I grew tired of my previous drip machine before it died, and my fiancee and I spotted this machine right around the same time we were formulating our wedding registry. So, we added it to our list, and received it as a wedding gift not long after.
So - my (now) wife and I have now been married to one another for almost two years, and to this coffee maker for about the same amount of time. The honeymoon with my spouse has been great; with the BrewStation, much less so.
First, a bit about our coffee drinking habits: aside from weekends and the occasional after-dinner cup, the bulk of our coffee-making takes place in the morning, before work. We generally brew a 6-cup batch, and within a few minutes of the completion of the brew cycle, we parcel the coffee out into two Nissan stainless insulated mugs, from which we sip over the course of our respective work-days.
Our hopes for the BrewStation were high. Our thinking was that since we rarely moved the carafe on our previous coffee maker more than about 3 feet from the base, why not exhcange the difficult-to-clean glass carafe (the lid was not removeable) for a nice dispenser? Great idea, right?
Wrong. For starters, the "lever" or "button" that must be pressed (with the mug) in order to dispense coffee requires very firm pressure to get the coffee coming. As the pot is depleted, the coffee flow slows to a trickle; this is very frustrating when you can plainly see through the plastic that there are 3 cups of coffee remaining inside. I have been able to improve the flow rate by simultaneously pressing down on the top of the BrewStation as I push inward with the mug. Unfortunately, if the brew was recently completed, the top can be quite hot, so I find myself doing a ridiculous sort of dance: I press with the mug (so hard that the BrewStation slides along the countertop), then I stop the sliding as I press on the top until my hand gets too hot, then return to sliding while I shake my hand to cool it down. It's not unlike what you might see when a dog is so intent on chowing down that it pushes its food-bowl around on the floor. Comical, yes. Convenient? No.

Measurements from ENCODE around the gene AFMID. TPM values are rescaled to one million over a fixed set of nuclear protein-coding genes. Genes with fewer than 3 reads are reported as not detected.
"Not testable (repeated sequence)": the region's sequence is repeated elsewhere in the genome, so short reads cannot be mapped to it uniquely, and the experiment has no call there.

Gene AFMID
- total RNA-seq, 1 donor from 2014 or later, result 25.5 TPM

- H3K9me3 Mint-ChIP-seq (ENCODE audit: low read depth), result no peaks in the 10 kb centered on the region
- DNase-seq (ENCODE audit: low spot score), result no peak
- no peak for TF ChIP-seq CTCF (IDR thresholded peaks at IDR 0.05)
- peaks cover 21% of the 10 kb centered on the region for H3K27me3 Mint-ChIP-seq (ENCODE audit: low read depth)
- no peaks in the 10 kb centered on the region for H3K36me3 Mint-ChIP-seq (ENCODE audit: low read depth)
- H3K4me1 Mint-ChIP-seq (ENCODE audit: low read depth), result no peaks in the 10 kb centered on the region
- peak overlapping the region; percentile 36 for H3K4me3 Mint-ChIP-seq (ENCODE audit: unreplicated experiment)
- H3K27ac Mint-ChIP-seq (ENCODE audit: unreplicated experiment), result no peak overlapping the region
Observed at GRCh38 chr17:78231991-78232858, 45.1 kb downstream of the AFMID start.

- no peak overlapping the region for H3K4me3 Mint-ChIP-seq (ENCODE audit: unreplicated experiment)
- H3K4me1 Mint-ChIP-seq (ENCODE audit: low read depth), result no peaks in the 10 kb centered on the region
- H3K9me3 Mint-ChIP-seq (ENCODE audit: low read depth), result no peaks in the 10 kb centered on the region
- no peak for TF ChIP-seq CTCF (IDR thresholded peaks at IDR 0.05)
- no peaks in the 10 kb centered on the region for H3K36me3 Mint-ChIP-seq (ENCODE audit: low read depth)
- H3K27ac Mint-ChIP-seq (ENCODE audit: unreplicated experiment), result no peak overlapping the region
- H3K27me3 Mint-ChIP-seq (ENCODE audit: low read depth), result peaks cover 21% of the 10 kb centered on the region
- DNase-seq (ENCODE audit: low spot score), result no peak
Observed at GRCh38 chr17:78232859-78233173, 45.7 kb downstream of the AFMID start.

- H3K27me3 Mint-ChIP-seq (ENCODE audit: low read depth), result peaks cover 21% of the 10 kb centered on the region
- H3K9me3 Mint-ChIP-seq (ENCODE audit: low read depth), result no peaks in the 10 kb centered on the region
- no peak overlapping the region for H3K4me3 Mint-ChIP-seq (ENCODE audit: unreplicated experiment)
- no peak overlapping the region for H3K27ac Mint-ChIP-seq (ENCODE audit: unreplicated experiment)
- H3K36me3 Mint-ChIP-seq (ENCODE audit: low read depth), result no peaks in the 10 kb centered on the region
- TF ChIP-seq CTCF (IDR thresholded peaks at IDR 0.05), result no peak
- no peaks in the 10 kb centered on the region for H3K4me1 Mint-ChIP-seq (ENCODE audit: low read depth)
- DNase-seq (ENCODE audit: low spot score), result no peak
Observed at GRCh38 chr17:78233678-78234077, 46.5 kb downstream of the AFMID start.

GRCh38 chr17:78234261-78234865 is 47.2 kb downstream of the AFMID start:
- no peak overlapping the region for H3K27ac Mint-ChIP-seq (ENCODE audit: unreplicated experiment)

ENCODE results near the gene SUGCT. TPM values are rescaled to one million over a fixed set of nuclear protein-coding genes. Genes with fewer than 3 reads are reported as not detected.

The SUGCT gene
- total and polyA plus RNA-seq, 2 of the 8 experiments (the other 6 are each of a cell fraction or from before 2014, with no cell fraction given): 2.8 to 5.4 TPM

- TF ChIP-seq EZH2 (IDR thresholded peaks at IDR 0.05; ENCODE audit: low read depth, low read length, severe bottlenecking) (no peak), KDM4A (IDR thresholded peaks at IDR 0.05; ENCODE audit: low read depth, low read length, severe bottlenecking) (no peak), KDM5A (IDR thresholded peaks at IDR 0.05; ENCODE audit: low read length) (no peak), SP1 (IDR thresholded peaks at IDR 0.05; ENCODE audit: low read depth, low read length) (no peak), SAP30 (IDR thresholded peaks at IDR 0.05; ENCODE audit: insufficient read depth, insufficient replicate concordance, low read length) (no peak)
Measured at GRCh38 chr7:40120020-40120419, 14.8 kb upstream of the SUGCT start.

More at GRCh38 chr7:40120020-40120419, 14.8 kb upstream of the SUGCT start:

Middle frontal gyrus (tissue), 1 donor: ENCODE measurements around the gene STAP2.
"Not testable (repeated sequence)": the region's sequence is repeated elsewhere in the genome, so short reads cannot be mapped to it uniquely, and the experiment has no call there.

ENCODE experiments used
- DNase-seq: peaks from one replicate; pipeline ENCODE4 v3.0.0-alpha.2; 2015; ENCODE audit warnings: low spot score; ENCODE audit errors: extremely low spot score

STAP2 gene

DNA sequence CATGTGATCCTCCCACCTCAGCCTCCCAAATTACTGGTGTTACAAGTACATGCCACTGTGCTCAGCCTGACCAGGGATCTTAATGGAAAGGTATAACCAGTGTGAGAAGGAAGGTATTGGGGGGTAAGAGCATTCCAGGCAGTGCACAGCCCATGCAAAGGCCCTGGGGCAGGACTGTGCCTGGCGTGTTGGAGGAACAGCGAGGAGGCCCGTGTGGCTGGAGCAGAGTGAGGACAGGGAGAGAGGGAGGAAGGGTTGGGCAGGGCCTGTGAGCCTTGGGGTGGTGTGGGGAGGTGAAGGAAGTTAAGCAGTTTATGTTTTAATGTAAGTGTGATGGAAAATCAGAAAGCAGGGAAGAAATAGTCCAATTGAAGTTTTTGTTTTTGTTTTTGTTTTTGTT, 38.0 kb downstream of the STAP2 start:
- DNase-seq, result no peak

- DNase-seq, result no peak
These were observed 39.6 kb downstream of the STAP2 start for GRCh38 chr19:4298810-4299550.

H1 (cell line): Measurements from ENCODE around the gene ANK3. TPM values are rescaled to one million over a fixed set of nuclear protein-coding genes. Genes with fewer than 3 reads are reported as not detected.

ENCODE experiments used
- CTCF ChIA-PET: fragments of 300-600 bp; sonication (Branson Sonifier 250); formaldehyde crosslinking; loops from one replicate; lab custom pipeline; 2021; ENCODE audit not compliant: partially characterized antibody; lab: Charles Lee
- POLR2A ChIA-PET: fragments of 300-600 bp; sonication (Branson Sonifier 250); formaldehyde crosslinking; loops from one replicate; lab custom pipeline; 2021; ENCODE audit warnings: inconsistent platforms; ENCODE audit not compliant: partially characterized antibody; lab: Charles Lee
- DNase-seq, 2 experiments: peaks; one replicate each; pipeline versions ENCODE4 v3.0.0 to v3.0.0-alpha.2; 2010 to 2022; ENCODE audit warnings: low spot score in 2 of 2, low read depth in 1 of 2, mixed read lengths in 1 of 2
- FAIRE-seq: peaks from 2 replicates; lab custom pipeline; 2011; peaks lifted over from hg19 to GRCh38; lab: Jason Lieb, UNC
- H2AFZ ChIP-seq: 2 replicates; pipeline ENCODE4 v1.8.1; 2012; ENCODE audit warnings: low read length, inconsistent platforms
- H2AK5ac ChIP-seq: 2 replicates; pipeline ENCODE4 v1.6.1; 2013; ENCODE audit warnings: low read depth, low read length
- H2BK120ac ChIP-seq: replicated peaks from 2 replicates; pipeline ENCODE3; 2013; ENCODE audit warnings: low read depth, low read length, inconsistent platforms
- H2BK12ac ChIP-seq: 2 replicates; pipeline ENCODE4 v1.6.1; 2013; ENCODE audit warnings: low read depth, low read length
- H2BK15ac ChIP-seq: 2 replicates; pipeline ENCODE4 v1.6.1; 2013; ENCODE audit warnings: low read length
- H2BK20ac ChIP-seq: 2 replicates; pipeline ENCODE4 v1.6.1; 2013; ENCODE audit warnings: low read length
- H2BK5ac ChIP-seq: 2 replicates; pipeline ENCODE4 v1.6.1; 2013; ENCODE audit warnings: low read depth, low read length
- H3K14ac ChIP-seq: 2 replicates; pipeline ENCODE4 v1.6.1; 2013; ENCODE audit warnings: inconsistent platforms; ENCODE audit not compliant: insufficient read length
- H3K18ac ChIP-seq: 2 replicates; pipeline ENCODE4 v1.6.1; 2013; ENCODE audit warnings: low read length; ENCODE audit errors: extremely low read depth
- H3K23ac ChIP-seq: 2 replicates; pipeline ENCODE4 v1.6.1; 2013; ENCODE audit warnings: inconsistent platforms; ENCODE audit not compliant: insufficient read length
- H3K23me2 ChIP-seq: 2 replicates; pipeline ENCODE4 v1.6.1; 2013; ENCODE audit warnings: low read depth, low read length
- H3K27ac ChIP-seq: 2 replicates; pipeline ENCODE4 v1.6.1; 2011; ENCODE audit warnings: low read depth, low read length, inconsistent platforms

But the #1 problem with the BrewStation is that the insulated mugs we use each day (and which I love, and would not exchange for ANYTHING, thank you very much) are simply too tall for the dispenser. They don't fit under the "spout". D'oh! If I had forseen this, I would never have asked for this contraption. Anyone who is accustomed to using a "travel mug" which is taller than about 5 inches (particularly the types design to nest into a car's cupholder) will experience the same problem.
By rights, this issue should have relegated the BrewStation to the TrashPile. But, since this thing was a gift, and we didn't uncover the problems until after several uses (we started out using it with "normal" ceramic mugs, during a weekend), we felt obligated to find a way to make it work with our tall mugs. In my experience, there are three options:
- Tilt the mug while pressing.
This works, but not well. You can only fill 2/3 of the volume of the mug, due to the height, and the aforementioned "hard-press" problem really makes this a challenge to pull off without sloshing.
- Move the brewstation to the edge of the counter, so that the mug can extend below the countertop level.
This works also, but the "hard-press" problem again makes this a challenge. Also I don't want to have to slide the appliance all over the place just to use it. What a pain.
- Remove the filter basket and pour the coffee out, directly into the mugs, "bucket-style".
This works OK and has becme my daily habit, but it's very annoying since the bucket-handle is right above the coffee, and hot steam rises straight across my hand as I hold the handle. I've found that it's not QUITE hot enough to burn, but close enough to be unpleasant! Hence, the once-mighty BrewStation is reduced to functioning as a lowly carafe again, and a really inconvenient and steamy one at that. Sigh...
A few more points related to the bucket - it's used to transport water from the sink to the reservoir, which is shaped in a sort of wrap-around fashion, encircling the bucket on the back and right-hand sides. With the lid up, pouring from the bucket into this narrow channel of a reservoir can be a bit of a challenge for a pre-morning-coffee, bleary-eyed individual. A minor gripe, perhaps, but a removeable reservoir would have been nice. So would a thermal-instulated, rather than burner-heated, bucket.
Also the bucket's plastic window has stained, so that it fades from the original translucent-white at the top to a sort of amber-brown at the bottom. I could probably clean it with some kind of coffee-cleaning chemical, but I'm too despondent at this point to care.
So - in a nutshell, the Brewstation might be great for some folks - particularly those who use exclusively "short" cermaic mugs, or those, as one other reviewer mentioned, in an office setting. But for anyone who makes a habit of using taller mugs, save yourself the hassle and look elsewhere!